Plenty of Austin residents and those in areas surrounding Austin are in agreement. In the meantime, AT&T has shifted the pricing for broadband in an anti-consumer direction while also misleading people about the costs of keeping Ma Bell out of your surfing history.

So it’s clear that while Google Fiber and other gigabit networks are pressuring AT&T to upgrade, it will not go gentle into that dumb pipe.

31 Responses to “AT&T’s GigaPower plans turn privacy into a luxury that few would choose”

  1. The Post Office needs to offer email, search, broadband, ePhone and anything else having to do with digital communication. This service would be protected by the fourth amendment and it would require a search warrant to look at your emails. The idea that the phone company “owns” your telephone conversations is free market anarchy economics carried to the ultimate extreme, like the water company in Bolivia that claimed to own the rain. Profit is not holy.

  2. Broadband is a utility. It’s time for the FCC to play hardball. Tell the telcos and cablecos that they can keep the lines if they are nice. More competition is needed.

  3. Winski


    SBC finally hones in on Perry’s stronghold…. Just like when the Russians finally overran Berlin’s last bridge…..

    The only question is whether or not Perry will actually use seppuku as his only way out??

  4. ridgeguy

    I don’t know why the author seems surprised. Most often, most people choose the cheapest option. Because they can’t afford to not think about the price. Only the few are price insensitive.

  5. ImNotALegend

    The main issue with that is that the lambda consumer will never read the tiny lines at the end and sign up without knowing what they really signed up for. This is always part of the plan. Like the tv ads where the “legal terms” are said so fast, even Eminem couldn’t beat that flow… Companies exploit people weaknesses, nothing new, but really not glorifying for them.

    • Brendan

      Trying to get a statistically significant portion of consumer to sign up and set up a VPN is a horrible uphill battle. Sure the tech savvy crowd can partake, but what about everyone else?

      I also wonder whether AT&T baked in some rules about this in their ToS – that would be rather malicious, but not outside what I am willing to believe they’d do.

  6. Just an opinion

    I detest the “snooping plan” as well, but I love it how the telcos can never win in these discussions. They offer broadband at a lower price, they get attacked. They fight the government, they get attacked. They comply with government demands, they get attacked. They offer more choice, they get attacked. They offer less choice, they get attacked.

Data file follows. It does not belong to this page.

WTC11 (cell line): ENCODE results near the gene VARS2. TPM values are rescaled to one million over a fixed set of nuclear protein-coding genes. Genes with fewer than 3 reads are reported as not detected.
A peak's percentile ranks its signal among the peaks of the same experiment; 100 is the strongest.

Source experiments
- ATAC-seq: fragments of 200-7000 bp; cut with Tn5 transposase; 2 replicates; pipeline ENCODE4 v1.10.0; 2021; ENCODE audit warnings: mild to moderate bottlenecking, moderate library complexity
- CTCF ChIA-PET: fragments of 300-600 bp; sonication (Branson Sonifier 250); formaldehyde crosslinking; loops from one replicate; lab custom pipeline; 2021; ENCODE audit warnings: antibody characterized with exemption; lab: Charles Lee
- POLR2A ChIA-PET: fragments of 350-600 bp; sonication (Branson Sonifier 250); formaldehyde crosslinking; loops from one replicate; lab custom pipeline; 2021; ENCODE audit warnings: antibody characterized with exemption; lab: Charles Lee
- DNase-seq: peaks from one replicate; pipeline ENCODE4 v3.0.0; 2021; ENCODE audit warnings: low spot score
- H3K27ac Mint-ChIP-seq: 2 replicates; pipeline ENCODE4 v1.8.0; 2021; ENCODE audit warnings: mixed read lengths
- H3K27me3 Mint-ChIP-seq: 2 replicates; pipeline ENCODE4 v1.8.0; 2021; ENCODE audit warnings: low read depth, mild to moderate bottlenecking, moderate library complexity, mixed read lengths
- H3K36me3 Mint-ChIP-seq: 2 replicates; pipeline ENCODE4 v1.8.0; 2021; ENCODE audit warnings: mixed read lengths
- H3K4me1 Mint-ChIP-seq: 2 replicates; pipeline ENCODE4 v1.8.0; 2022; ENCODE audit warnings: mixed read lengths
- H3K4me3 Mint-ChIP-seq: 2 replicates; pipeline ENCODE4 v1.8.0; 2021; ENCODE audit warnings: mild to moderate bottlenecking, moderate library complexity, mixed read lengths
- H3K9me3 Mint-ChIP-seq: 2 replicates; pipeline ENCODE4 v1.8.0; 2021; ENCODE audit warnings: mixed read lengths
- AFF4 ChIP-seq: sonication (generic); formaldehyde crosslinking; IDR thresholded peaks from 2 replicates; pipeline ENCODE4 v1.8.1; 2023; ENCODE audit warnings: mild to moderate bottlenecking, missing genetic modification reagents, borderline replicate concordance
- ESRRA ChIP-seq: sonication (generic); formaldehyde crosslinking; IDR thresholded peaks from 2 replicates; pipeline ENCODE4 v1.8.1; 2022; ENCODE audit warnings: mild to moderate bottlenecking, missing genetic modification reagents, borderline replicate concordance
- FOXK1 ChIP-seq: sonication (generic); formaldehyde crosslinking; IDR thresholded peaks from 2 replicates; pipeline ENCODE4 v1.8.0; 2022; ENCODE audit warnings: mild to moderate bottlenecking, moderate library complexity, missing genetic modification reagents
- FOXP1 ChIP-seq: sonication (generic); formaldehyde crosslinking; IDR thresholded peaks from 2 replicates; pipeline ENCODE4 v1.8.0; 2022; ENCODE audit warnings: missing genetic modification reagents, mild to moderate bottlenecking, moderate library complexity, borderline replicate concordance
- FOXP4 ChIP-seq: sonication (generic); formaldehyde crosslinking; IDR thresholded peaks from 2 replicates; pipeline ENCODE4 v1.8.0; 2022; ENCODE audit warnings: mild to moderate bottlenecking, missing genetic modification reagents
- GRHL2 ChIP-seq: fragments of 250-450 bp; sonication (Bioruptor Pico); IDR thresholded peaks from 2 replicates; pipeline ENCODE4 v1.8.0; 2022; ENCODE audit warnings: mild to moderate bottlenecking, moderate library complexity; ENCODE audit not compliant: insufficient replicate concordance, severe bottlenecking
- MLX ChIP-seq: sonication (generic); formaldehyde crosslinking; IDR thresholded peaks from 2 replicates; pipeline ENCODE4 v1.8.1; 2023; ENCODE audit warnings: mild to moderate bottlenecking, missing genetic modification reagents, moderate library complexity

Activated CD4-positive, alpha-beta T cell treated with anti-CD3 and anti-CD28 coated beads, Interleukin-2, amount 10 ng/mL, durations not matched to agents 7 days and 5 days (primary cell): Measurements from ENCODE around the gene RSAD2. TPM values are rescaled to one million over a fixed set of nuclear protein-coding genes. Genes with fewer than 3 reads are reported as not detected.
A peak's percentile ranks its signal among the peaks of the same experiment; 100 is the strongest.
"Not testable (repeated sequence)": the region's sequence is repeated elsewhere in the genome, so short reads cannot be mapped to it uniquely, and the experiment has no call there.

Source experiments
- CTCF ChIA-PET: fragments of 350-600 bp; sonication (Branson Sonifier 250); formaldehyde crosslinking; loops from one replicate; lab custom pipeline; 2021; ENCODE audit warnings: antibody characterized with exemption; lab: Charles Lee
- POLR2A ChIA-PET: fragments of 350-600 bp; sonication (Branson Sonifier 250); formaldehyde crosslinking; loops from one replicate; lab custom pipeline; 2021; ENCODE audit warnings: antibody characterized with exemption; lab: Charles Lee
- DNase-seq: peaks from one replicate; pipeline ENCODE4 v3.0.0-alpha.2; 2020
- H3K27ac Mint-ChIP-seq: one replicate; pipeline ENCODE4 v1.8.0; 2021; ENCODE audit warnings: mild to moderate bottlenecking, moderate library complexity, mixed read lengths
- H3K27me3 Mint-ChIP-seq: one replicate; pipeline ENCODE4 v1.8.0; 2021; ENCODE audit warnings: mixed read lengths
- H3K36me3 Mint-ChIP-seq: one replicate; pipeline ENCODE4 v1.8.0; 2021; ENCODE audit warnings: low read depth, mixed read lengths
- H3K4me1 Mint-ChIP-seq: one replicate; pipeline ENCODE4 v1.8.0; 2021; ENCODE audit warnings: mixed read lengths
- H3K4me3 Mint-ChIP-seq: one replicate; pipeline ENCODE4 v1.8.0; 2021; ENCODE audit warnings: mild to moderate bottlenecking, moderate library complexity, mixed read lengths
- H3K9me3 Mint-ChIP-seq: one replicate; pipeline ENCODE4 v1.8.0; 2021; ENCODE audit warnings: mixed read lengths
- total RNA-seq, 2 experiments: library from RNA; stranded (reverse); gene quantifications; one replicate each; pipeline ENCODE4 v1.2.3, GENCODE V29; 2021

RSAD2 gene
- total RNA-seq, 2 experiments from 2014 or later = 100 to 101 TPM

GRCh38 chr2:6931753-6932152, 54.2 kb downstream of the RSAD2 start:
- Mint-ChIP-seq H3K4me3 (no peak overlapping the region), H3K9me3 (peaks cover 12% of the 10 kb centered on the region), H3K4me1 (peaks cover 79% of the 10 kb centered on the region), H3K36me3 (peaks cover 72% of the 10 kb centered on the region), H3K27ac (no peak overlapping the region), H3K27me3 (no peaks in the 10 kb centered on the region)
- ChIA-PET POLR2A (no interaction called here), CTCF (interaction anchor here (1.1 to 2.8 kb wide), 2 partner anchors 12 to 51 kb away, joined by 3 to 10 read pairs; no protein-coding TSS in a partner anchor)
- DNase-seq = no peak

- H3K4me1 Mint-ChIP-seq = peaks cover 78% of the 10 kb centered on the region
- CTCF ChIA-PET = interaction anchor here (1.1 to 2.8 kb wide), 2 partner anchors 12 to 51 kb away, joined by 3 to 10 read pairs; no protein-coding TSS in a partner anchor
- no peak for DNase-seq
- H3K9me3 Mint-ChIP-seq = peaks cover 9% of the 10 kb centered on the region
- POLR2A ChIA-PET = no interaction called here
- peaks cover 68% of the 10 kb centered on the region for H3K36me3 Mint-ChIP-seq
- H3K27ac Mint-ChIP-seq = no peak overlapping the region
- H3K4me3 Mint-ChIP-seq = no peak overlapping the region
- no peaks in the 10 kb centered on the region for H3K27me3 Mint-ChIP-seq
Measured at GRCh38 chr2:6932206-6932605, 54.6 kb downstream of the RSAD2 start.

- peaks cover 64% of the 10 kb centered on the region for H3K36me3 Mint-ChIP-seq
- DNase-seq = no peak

I guess a tech blogger gotta get paid too, right? Click-bait and circular journalism at its best.

    • Funny guy

      These people can’t wait for Google to rescue them, when Google is the ultimate user of “customer data” to target and take advantage of their customers. I love Chrome and Gmail as much as anyone, but Google is not our tech savior. Shake yourself…

      • Ganesh @ AnandTech

        Well, better a known devil rather than an unknown angel! You already know Google collects a lot of data, but at least their advertising policies are well known.

        What is needed here is more regulations (FCC or government) which lay down the guidelines of what ISPs can / can’t do to the network traffic.

        • Is this just standard OBA?

          Are Google’s policies really that clear? Does their one privacy policy really spell out much regarding whether there are any limitations to the data from one of their products being shared shared around to other products? If there is no limitation, is that more concerning than the ATT program? Google has our secure data whereas our ISP often does not.

          Along these lines, given the nature of https/encryption, it seems like we should already be clear on this form of limitation of what ISPs can collect from network traffic and perhaps further should ask ourselves whether what ISPs remain able to collect is any different from what is already collected today by the online behavioral advertising players embedded across the Internet? You might say that some sites with sensitive content aren’t https but choose not to embed data players and as such would represent a segment which ISPs could uniquely exploit. However, who would these be? See the below from which indicates health sites don’t necessarily refrain from embedding data players. The fact that ATT has what amounts to a more expensive OBA optout may be a problem, but for those who are concerned about ATT are you all opted out of OBA as well?